Building a generation of independent thinkers

Building a generation of independent thinkers
Posted: May 29, 2018
Categories: Blog Posts

Chappapeela Sports Park hosted the free STEM Athletes Program on Saturday, May 26. Young students from the local area were led under Louisiana’s 2017 Teacher of the Year Joni Smith during a day full of hands on activities. Smith aims to inspire children to find their spark as natural scientists. 

Photo Credit: Larshell Green


Under the threat of a storm, about half a dozen children flocked to Chappapeela Sports Park to learn more about science, technology, engineering and math.

Young students from the local area were led under Louisiana’s 2017 Teacher of the Year Joni Smith during the free STEM Athletes Program on Saturday, May 26.

Smith’s original inspiration for the camp was to educate students who she doesn’t normally teach science and math principles to through STEM activities during community outreach.

“Students are natural scientists,” said Smith. “I want to be able to ignite that passion that’s already there. There’s a strong need for STEM careers that we aren’t filling. I want to help with that.”

Chappapeela Sports Park Director Ryan Barker met Smith during a community outreach program at the Children’s Discovery Center and requested her presence. Barker was inspired by a need to educate the community’s children in unique ways.

“I think it’s important for children to continue to learn and develop throughout the summer or holiday seasons,” said Barker. “CSP will bridge that gap between school and breaks with interactive fun filled learning activities.”

Smith has had a decade of experience as an educator. She has been teaching at Albany Middle School in Livingston Parish for four years. She previously taught at Westside Junior High in Walker for six years.

At Southeastern Louisiana University, Smith began as a nursing student in 2002. She switched her major to education after several people noticed her natural inclination towards working with children. Although the change required her to spend an extra year in school, she graduated in 2007 with a thirst for the passion to craved to fulfill.

She appreciates the opportunity to work with children, parents and leaders in the community who value the progression of education.  

“I’d like to thank the parents,” said Smith. “It’s important that they are valuing their child’s education by attending events like these. We also want to thank Ryan for providing this opportunity for kids free of charge.”  

Participants were treated to five majors stations during the workshop. They built roller coasters, catapults and simple machines out of crafting materials. The activities were intended to increase in rigor as they moved through them.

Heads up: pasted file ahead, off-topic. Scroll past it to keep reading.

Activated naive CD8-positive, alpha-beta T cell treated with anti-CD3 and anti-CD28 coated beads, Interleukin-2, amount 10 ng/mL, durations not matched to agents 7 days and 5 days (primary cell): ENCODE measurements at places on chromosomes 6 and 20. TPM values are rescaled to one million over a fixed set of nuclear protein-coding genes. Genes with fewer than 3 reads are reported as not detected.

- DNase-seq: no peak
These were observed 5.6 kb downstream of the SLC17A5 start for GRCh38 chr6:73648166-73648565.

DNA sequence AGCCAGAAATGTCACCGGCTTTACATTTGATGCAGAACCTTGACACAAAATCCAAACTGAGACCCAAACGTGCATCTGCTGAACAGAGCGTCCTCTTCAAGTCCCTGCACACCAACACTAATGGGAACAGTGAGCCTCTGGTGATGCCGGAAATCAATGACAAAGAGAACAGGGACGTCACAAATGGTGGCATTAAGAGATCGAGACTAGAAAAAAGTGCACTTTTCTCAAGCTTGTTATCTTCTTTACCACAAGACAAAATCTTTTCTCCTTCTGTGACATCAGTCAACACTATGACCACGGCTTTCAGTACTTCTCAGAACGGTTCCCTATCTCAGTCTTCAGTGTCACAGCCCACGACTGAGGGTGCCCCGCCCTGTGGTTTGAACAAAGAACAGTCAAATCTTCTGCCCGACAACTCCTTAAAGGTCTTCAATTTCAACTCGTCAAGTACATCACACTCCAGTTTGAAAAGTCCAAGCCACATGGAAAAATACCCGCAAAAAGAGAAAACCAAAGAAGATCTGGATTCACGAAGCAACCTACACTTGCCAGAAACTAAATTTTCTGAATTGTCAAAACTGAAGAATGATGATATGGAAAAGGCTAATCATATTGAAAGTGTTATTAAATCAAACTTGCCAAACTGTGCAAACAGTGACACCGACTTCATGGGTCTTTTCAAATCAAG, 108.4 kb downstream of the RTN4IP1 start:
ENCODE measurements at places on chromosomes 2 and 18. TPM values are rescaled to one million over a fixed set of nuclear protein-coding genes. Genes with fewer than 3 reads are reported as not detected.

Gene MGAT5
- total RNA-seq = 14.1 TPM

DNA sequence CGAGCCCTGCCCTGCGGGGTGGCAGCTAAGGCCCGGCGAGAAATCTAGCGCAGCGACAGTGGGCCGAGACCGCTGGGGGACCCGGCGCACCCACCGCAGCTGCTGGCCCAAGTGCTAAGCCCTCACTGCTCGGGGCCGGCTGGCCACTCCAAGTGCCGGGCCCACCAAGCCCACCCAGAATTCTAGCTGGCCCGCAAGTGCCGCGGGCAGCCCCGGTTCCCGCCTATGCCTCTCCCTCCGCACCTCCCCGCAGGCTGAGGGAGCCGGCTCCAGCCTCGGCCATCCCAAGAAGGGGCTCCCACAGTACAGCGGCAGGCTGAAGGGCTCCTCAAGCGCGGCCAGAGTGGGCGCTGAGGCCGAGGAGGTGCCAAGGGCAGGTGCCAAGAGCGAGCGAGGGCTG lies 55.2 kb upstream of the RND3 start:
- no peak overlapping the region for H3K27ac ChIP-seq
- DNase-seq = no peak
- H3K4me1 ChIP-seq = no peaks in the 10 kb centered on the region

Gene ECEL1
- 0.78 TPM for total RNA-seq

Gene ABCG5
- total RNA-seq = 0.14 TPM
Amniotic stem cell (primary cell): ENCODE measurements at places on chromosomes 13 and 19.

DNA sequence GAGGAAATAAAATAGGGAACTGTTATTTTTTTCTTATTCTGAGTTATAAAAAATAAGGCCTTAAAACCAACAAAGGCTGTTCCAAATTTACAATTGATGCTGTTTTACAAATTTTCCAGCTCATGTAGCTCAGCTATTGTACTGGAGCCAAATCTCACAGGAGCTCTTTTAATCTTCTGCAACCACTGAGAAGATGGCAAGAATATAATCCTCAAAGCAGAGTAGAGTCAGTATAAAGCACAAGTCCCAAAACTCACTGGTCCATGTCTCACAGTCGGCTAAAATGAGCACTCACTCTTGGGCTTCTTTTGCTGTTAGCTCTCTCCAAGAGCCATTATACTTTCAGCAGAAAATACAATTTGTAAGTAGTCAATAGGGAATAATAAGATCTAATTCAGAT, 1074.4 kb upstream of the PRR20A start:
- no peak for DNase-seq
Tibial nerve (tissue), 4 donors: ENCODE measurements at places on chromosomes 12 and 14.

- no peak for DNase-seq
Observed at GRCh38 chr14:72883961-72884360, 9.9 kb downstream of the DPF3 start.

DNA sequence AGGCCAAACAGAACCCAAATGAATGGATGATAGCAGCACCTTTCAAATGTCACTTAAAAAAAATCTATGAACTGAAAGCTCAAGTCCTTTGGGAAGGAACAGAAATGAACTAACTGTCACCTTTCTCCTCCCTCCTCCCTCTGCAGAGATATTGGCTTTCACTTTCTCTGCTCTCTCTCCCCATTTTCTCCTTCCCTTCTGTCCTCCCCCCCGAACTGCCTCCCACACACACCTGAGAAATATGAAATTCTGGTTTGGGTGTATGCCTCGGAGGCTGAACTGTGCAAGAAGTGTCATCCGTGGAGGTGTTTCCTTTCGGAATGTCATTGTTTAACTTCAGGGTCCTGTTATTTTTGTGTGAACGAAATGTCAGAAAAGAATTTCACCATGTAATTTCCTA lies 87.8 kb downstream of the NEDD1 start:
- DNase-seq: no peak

The children playfully coined themselves the Code Breakers and Chemical Kids as they completed individual tasks as a team.

Ella Gill of St. Joseph Catholic School, Olivia Conforto of Champ Cooper Elementary School, Ren Mattei of Ponchatoula Junior High, Brian Guidry of St. Josephs were apart of the Code Breakers.

The Chemical Kids consisted of Marilyn Smith of Albany Upper Elementary School, Colin Smith of Albany Middle School, Whit Mattei of Martha Vinyard Elementary School and Dakota Porter of Albany Middle School.

The two largest sources of physical and mental rigor for the children were the escape room and the human bridge.

The “escape room” was backwards. Children were tasked with finding clues around the sports park’s gymnasium and using them to break into a box by way of six locks.

“Kids are told to think outside the box, today they’ll think inside the box,” said Smith prior to the events beginning.

The other exercise required both teams to assemble themselves as a moving machine. They held up planks of wood as members of the group walked across it and pushed each other forward. If a portion of the machine “fell,” it was reassembled and the trial started over.

Participants like Gill and Mattei enjoyed working as a team and challenging themselves.

“I liked how we know how to complete activities together,” said Gill.  

“I enjoyed the code book,” said Mattei. “I learned persistence and perseverance.”

Following the program, Smith admits that she hopes to see the program improve in terms of growth and diversity in order to reach more kids in the community. She explains what the most rewarding aspect of the STEM program was.

“There’s a certain joy that’s found in the eyes of a child when they realize they can complete a task that is challenging yet rewarding,” said Smith. “To me, that makes all the time and effort worth it.”